TechSpot means tech analysis and advice you can trust. Read our ethics statement.
Google doesn't officially allow kids under the age of 13 to use its services, but that could change soon. According to The Information, the company is working to overhaul its online services so that children can safely use them.
Google is trying to come up with a new system that would not only let parents set up accounts for their children but would also allow them to control how they use the services and what information is collected.
The report also says that the company will make it mandatory for users to disclose their age when signing up for a Google account on Android devices.
This isn't Google's first effort to formalize the company's relationship with its young users, back in March there were reports that the Mountain View, California-based company is working on a kids-centric version of YouTube that features additional parental controls.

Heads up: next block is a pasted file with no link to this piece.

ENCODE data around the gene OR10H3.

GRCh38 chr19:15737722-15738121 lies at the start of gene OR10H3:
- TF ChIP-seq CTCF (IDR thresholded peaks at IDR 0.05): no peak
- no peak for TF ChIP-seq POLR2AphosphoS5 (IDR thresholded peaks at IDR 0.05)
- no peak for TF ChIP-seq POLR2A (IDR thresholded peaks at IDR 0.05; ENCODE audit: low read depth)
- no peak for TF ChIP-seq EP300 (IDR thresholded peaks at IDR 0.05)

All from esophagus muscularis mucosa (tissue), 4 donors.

It's no secret that Google collects user information to serve targeted ads, but that won't be easy here because of the Children's Online Privacy Protection Act (COPPA) that imposes strict limits on how information about kids under 13 is collected.
As expected, the news has already triggered privacy concerns. "Unless Google does this right it will threaten the privacy of millions of children and deny parents the ability to make meaningful decisions about who can collect information on their kids", said Jeff Chester, executive director of the online privacy group Center for Digital Democracy, adding that the group has shared its concerns with the FTC, which writes and enforces COPPA rules.